Daniela flint: Gardens of the affluent
November 11 - December 16, 2023
Ro2 Art is proud to present Gardens of the Affluent, an exhibition of new work by Dallas-based artist Daniela Flint. The exhibition will open November 11 and remain on view through December 16, 2023, at Ro2 Art Projects located at 1501 S. Ervay St., Dallas, TX, with an opening reception to be held November 11 from 7-10pm. This will be the artist’s first solo exhibition with the gallery.
A dual citizen of Brazil and the United States, Daniela Flint approaches her work through the rarefied lens of the “other” and the “insider.” Through her visual vocabulary, Flint presents four conceptual notions of value: emotional connection, established fiscal worth, decorative value, and utilitarian benefit. In Garden of the Affluent, Flint interrogates these four constructs and their intersection with our personal preferences and the emotional connections that inform them—whether we know it or not.
The result is a provocative collection of paintings marked by motifs from Brazilian and American popular culture that challenge notions of perceived value versus commercial value; true emotional connections versus manufactured connections; and the decorative versus the utilitarian in functionality. Flint further builds on the concept of the commodification of “fine art” as she deftly infuses her work with personal symbolism reminiscent of 16th-century Dutch still life paintings. Throughout Gardens of the Affluent, the viewer is compelled to confront their own perceptions of what constitutes art, reality, and what is it all worth anyway?
My studio practice studies how our perception of value is developed and manipulated by outside influences. I theorize there are four conceptual notions of value; emotional connection, established fiscal worth, decorative value and utilitarian benefit. An individual's personal preference also affects their perception of value. I further my practice by studying how images and motifs from my psyche affect my personal perception of value. Stemming from the baroque period, the genre of art known as still life painting began in the Netherlands during the 16th century. This period, and the Dutch Golden Age, is of great interest to me as a painter. Painters were interested in the use of floral still lifes to depict symbolic themes of vanity, specifically using the motif of tulips to reference the historic “Tulip-Mania” economic crisis. My paintings reference baroque still life to continue my conversation on value.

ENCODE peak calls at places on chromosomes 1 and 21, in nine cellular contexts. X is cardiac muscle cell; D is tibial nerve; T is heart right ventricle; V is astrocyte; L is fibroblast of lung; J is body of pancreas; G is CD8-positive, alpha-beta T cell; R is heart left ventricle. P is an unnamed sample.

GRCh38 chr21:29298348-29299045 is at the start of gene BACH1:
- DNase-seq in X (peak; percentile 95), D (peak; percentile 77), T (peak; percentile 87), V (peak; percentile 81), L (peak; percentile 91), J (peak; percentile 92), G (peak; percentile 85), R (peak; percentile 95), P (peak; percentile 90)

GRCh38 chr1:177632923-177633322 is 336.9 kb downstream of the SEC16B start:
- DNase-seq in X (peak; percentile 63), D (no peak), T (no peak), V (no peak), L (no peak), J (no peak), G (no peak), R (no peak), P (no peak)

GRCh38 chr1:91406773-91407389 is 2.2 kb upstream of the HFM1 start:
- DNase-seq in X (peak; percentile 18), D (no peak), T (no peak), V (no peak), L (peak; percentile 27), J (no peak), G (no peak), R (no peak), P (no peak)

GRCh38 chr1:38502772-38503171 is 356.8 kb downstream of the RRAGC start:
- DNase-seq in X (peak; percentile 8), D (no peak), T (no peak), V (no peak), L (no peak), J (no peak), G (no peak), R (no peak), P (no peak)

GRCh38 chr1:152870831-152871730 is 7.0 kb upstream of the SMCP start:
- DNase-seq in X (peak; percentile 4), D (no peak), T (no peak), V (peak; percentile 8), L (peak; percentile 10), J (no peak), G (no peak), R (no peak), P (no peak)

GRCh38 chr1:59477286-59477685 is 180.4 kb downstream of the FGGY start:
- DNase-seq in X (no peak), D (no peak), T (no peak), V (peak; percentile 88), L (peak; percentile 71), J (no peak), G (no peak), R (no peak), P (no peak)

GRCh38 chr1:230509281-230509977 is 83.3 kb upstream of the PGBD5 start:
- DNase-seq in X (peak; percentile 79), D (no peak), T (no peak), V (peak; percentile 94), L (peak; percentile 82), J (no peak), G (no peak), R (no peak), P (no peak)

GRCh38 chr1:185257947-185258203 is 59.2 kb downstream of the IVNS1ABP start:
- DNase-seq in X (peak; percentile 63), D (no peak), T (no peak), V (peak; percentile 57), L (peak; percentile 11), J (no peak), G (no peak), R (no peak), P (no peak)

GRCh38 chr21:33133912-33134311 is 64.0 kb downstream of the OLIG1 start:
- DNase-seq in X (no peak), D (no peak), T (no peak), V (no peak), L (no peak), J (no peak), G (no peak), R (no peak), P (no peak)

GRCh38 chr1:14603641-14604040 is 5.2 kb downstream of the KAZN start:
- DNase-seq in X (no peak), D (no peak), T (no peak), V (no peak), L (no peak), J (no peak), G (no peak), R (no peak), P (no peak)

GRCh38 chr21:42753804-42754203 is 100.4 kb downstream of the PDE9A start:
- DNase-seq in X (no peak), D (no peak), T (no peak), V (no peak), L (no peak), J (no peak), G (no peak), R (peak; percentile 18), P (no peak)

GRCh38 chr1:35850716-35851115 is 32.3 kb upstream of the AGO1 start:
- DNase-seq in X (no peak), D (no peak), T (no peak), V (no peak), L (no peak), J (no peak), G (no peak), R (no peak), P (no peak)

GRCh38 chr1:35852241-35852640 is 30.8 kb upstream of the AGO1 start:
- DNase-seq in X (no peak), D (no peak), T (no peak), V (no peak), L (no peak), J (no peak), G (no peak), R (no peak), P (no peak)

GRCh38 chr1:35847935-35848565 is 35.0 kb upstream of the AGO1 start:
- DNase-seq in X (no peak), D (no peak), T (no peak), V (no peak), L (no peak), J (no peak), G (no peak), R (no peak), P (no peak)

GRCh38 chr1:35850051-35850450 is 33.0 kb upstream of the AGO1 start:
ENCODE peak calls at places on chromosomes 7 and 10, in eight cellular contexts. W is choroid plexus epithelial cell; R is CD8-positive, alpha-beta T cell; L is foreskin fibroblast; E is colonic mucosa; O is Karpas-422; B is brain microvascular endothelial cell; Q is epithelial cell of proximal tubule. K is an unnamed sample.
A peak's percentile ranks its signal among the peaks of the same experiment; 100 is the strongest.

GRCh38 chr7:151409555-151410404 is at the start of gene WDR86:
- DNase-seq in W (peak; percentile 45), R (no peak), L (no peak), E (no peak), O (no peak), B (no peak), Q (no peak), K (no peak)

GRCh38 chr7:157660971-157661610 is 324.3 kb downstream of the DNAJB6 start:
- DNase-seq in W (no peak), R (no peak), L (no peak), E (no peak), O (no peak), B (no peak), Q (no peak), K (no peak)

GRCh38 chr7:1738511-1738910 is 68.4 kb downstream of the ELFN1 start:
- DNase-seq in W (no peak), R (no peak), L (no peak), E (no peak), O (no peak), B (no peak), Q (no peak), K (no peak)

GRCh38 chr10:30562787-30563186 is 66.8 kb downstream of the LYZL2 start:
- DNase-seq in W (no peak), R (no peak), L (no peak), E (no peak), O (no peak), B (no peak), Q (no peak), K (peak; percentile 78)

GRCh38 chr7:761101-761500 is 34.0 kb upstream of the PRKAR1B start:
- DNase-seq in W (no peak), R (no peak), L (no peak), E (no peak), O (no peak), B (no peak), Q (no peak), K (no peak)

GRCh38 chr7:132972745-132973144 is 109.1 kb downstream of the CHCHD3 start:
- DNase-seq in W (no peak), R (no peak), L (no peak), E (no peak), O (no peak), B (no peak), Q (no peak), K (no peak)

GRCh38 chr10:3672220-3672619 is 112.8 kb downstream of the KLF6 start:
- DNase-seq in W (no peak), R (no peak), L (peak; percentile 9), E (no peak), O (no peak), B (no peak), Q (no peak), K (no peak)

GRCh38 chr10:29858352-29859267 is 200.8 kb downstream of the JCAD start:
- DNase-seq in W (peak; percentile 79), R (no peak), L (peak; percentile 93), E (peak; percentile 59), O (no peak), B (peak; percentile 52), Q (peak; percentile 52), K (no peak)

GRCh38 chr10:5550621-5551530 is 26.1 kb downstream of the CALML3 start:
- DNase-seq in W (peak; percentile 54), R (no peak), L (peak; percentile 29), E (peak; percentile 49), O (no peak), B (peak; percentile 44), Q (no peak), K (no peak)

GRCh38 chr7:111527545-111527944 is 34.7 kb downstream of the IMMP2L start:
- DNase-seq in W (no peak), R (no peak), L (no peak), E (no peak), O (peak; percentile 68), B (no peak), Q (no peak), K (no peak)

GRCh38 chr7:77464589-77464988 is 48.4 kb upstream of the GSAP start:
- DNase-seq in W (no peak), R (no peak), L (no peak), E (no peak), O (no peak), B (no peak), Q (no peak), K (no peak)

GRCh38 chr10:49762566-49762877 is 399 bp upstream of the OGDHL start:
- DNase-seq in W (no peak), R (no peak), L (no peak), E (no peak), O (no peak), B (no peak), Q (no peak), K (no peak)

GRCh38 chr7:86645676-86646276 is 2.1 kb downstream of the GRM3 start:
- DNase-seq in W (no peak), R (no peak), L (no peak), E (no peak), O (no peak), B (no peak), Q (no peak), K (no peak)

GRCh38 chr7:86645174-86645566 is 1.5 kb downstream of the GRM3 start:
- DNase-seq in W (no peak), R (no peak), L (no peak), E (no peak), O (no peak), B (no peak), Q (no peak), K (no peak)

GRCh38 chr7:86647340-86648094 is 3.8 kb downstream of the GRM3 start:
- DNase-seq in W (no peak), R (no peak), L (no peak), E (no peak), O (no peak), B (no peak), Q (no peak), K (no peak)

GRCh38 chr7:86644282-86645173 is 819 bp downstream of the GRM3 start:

Traditionally, these paintings were a commentary on the collector's personal wealth . I manipulate these well known historical motifs to push my concepts and to further study how the perception of value can be manipulated. Value varies from a person’s perspective and lived experience. As a dual citizen, my work utilizes motifs from Brazilian and American culture to further express my feelings of perceived value based on emotional connection. By inserting items that hold personal emotional value, I am showing the viewer that these items and motifs have the same value as the objects in the original still life paintings of the 16th century.
My vases are an example of my work juxtaposing decorative value with utilitarian benefit . I create vases that have their utilitarian function removed. I choose the medium of paper mache because of its delicate qualities. If the viewer were to use the vase for its intended function, the water and contents would destroy it. The utilitarian value of the object is therefore dismissed, leaving the vases to rely solely on their decorative value.
About the Artist
Daniela Andriana De Rodrigues Flint is a multi-disciplinary artist. Born in Boston, Massachusetts to an American mother and Brazilian father. She received her bachelor's degree in painting from Maine College of Art. Her practice challenges the viewer to compare the emotional, fiscal, decorative, and utilitarian worth of an object. Daniela continues her practice in Dallas, Texas.